Please use this identifier to cite or link to this item: http://etd.cput.ac.za/handle/20.500.11838/3163
Title: Use of surfactants for crude oil-in-water emulsions demulsification
Authors: Ngoupeyou, Edith Laure Yonguep 
Issue Date: 2020
Publisher: Cape Peninsula University of Technology
Abstract: Enhanced oil recovery (EOR), known as tertiary crude oil recovery, is an important technique applied by the petroleum industries to improve crude oil recovery. Over 30 to 60% of the original oil in place (OOIP) is improved by this technique as compared to primary and secondary techniques. However, the EOR technique results in the formation of stable waterin- oil and oil-in-water emulsions. Emulsions are undesirable in the petroleum industry as these add to the overall production cost and also to the loss of valuable amounts of crude oil. It is therefore essential for economic and environmental reasons to demulsify these emulsions in order to separate the oil from water. Chemical demulsification (use of demulsifiers to separate oil from water) is the most commonly practiced method to treat these emulsions. Nevertheless, no studies have been reported on the use of response surface methodology (RSM) to optimize the demulsification efficiency of crude oil-in-water emulsions resulting from the EOR technique. This study aims to investigate the effectiveness of two demulsifiers, namely cetyl trimethylammonium bromide (CTAB), and trimethyl-tetradecyl ammonium chloride (TTAC) on the demulsification efficiency of crude oil-in-water emulsions resulting from EOR techniques using response surface methodology (RSM). In order to achieve this aim, synthetic oil-in-water emulsions containing various oil to water ratios (15:85, 25:75, 35:65 and 45:55) were simulated with diesel as the oil phase. The emulsion stability index (ESI) of the simulated oil-in-water emulsions was investigated based on the emulsifier concentration, homogenization speed, brine salinity and oil to water ratio. The result showed that an increase in the homogenization speed and surfactant concentration helped to achieve better ESI. It was also observed that high brine salinity led to poor emulsion stability for this case study. In addition, the oil to water ratio did not have much influence on the emulsions’ stability index as long as the homogenization speed was as high as 24000 rpm. In this study, 2% surfactant concentration, 24000 rpm homogenization speed and 1000 ppm NaCl were the optimal conditions to formulate the emulsions. At this condition, the ESI of 15:85, 25:75, 35:65 and 45:55 was found to be 99.3, 92.5, 91.2, and 90% respectively. Central composite design (CCD) and response surface methodology (RSM) was used to design and optimize the settling time, demulsifier concentration and the oil to water ratio on the demulsification efficiency of CTAB and TTAC. The results showed that the settling time, demulsifiers concentration, oil to water ratio as well as the interaction between the demulsifiers concentration and oil to water ratio had significantly impacted the response (demulsification efficiency) because of their p-values < 0.0001. The quadratic model obtained was proven to be significant with the F-value of 16.03 and 16.63 for CTAB and TTAC demulsifiers respectively. The coefficient of determination (R2) was found to be 0.944 and 0.863 for CTAB and TTAC demulsifiers respectively. These high values validated the accuracy of the model. The results revealed that a maximum demulsification efficiency of 82.6% and 80% was achieved by adding 850 ppm of CTAB and TTAC demulsifier and settling for 10 h with 15 and 25% diesel in water (D/W) emulsions respectively. These were proven to be the optimum conditions for maximum oil recovery for this case study. It was also found that ageing the emulsion could greatly influence the performance of the demulsifier. This study showed ageing of the emulsions decreased the demulsification efficiency of CTAB from 86.66 for fresh emulsions to 50% after ageing the emulsions for 60 days.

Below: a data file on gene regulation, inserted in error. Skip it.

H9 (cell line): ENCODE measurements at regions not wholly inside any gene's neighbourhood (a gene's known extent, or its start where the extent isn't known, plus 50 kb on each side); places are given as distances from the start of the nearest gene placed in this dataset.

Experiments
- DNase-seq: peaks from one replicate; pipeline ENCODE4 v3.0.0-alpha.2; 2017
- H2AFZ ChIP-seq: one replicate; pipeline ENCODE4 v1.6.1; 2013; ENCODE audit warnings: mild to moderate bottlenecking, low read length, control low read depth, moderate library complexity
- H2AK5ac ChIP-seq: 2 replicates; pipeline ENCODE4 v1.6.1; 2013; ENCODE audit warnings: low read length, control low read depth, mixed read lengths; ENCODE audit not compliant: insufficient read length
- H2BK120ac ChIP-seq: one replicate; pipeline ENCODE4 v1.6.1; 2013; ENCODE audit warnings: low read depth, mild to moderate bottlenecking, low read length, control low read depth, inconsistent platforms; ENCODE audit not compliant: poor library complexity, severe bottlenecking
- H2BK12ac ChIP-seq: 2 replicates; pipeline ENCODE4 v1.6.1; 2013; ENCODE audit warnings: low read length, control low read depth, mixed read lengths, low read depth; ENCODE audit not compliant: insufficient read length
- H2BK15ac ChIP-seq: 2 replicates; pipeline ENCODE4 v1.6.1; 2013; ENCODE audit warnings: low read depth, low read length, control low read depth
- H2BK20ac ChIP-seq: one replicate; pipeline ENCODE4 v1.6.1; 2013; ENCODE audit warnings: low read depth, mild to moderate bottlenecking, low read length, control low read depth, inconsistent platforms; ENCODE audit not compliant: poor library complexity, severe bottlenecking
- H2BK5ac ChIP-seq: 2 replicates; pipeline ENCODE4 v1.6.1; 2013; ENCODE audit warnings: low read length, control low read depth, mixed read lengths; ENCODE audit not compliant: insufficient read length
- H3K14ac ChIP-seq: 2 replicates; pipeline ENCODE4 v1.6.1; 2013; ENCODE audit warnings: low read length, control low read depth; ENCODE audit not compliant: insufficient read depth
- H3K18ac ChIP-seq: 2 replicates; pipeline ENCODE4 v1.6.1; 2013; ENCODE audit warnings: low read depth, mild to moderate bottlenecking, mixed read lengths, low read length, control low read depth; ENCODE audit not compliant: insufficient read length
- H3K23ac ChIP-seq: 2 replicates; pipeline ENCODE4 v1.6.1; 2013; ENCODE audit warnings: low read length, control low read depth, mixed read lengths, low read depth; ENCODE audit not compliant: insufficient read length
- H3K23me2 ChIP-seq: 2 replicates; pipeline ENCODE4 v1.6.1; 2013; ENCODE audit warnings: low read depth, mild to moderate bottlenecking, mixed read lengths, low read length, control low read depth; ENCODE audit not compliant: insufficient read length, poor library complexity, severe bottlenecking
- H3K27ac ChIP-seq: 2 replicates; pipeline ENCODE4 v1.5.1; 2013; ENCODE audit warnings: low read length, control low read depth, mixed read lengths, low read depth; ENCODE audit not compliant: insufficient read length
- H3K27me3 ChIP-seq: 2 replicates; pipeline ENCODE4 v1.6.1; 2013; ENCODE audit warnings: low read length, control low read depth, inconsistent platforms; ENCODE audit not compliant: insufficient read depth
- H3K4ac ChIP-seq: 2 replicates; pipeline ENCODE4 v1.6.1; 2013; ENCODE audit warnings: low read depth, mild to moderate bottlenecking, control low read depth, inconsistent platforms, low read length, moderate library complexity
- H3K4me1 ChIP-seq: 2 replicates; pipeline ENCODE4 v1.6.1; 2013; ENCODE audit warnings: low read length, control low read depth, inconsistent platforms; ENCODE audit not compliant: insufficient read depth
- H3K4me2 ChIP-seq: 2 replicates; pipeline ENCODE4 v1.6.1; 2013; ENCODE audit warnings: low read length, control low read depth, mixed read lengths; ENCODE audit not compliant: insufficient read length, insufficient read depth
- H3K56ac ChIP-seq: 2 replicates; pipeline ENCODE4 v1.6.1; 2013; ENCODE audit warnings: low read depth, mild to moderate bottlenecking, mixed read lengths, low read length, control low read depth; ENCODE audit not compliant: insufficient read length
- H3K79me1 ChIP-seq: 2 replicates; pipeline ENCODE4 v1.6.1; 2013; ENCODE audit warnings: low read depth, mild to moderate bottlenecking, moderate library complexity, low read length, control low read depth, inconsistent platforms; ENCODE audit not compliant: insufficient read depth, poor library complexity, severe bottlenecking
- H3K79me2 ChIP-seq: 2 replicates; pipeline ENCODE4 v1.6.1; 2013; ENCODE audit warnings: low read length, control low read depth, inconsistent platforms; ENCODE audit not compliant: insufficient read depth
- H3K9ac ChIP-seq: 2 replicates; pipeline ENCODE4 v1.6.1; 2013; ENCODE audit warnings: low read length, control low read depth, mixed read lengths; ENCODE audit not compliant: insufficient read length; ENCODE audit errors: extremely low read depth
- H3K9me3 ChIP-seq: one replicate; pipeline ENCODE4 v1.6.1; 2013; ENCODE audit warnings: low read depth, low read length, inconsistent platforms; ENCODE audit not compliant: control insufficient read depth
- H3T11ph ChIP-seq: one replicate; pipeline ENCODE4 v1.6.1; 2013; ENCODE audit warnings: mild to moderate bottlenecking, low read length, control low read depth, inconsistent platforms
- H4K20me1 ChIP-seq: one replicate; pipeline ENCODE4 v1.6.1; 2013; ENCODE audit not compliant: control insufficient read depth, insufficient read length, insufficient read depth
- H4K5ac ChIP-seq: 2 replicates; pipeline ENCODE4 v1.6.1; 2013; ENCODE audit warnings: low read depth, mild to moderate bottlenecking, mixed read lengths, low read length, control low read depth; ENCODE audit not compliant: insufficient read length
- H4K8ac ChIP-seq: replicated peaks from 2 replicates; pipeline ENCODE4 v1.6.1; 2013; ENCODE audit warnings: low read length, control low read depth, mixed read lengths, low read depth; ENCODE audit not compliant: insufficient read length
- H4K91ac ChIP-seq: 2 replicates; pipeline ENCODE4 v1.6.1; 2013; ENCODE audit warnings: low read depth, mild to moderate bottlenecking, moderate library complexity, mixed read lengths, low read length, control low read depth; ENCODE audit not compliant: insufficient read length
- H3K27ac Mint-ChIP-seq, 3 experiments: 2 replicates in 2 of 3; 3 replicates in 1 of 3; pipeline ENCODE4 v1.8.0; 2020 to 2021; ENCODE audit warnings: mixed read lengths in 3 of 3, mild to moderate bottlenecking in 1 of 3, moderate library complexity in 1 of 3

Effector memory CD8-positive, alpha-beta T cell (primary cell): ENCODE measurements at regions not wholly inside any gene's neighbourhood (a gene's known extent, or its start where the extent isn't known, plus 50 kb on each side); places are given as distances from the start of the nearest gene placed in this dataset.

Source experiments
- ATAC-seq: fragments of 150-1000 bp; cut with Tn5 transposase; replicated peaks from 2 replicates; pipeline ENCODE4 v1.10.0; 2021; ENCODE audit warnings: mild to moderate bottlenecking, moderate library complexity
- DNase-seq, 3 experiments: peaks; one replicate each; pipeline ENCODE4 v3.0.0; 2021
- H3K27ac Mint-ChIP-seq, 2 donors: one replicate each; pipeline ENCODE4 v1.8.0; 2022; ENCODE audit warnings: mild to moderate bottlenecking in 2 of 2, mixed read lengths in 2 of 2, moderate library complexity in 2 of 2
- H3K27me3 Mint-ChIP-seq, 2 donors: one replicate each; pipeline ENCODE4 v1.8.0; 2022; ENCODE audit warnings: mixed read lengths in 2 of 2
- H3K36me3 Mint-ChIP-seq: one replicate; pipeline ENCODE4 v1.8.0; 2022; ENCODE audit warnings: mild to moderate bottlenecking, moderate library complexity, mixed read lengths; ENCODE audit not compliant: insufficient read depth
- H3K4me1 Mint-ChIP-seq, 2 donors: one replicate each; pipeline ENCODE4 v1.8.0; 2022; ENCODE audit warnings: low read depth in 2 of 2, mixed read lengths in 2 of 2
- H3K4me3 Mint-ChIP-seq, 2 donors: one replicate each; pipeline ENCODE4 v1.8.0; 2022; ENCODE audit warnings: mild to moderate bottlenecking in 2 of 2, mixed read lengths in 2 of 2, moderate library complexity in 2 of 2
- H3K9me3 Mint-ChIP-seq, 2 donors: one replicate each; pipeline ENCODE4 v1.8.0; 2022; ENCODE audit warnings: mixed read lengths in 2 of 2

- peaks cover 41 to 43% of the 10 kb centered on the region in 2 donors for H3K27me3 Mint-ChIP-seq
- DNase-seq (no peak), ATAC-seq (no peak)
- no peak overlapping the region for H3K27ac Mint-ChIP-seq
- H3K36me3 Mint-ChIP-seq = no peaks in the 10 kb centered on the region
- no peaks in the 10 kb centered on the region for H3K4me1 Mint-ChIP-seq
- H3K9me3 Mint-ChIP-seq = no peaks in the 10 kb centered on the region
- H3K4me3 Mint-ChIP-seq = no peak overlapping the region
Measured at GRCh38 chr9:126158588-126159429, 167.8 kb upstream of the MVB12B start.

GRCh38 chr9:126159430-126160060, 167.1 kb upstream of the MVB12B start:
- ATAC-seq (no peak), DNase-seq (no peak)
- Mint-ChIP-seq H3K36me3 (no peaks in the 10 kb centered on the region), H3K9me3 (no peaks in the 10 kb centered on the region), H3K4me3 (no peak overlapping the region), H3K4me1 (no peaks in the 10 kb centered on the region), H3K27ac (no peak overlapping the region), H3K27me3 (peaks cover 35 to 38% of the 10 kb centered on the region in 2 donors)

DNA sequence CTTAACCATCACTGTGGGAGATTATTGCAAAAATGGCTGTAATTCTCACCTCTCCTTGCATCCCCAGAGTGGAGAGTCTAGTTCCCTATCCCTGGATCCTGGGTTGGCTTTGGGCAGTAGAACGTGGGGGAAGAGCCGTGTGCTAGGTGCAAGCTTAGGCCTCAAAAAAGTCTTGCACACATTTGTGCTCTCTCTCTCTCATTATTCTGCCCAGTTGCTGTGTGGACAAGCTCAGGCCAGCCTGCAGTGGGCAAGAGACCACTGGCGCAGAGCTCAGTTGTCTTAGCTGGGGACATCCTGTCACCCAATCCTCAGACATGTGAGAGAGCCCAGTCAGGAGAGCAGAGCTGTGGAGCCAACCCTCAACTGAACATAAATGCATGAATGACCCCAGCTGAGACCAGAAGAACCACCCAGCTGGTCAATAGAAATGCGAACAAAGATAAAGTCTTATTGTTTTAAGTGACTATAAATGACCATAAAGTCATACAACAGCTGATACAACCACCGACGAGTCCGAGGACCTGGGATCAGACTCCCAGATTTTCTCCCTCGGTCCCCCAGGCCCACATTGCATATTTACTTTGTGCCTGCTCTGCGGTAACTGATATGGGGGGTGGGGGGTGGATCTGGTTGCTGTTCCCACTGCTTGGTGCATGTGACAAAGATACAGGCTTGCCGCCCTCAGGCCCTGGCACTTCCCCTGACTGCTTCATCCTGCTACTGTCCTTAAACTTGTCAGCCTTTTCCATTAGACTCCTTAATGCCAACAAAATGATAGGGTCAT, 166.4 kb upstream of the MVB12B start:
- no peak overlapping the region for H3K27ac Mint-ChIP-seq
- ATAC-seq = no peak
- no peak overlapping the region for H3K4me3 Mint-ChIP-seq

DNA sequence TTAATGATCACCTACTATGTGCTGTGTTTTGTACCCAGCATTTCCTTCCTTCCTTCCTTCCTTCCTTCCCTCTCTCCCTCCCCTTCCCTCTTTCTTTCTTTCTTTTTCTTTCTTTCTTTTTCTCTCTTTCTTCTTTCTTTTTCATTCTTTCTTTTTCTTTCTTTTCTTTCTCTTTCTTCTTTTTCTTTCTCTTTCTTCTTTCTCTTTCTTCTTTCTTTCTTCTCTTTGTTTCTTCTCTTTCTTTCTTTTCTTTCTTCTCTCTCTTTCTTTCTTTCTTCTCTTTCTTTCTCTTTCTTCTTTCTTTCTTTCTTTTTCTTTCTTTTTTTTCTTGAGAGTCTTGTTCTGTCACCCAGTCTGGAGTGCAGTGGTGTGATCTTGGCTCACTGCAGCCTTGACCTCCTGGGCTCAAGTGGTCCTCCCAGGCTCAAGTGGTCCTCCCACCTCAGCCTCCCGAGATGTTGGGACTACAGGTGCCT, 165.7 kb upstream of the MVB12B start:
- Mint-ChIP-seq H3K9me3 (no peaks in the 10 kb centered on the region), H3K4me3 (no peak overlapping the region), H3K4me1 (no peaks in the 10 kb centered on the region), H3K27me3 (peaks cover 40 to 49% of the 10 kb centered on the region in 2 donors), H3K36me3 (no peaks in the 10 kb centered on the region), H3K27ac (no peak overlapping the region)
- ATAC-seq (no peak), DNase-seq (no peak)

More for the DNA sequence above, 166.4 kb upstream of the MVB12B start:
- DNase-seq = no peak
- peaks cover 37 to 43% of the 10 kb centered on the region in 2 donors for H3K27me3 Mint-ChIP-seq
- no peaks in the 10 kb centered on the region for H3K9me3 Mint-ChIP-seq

Description: Thesis (MEng (Chemical Engineering))--Cape Peninsula University of Technology, 2020
URI: http://hdl.handle.net/20.500.11838/3163
Appears in Collections:Chemical Engineering - Masters Degrees

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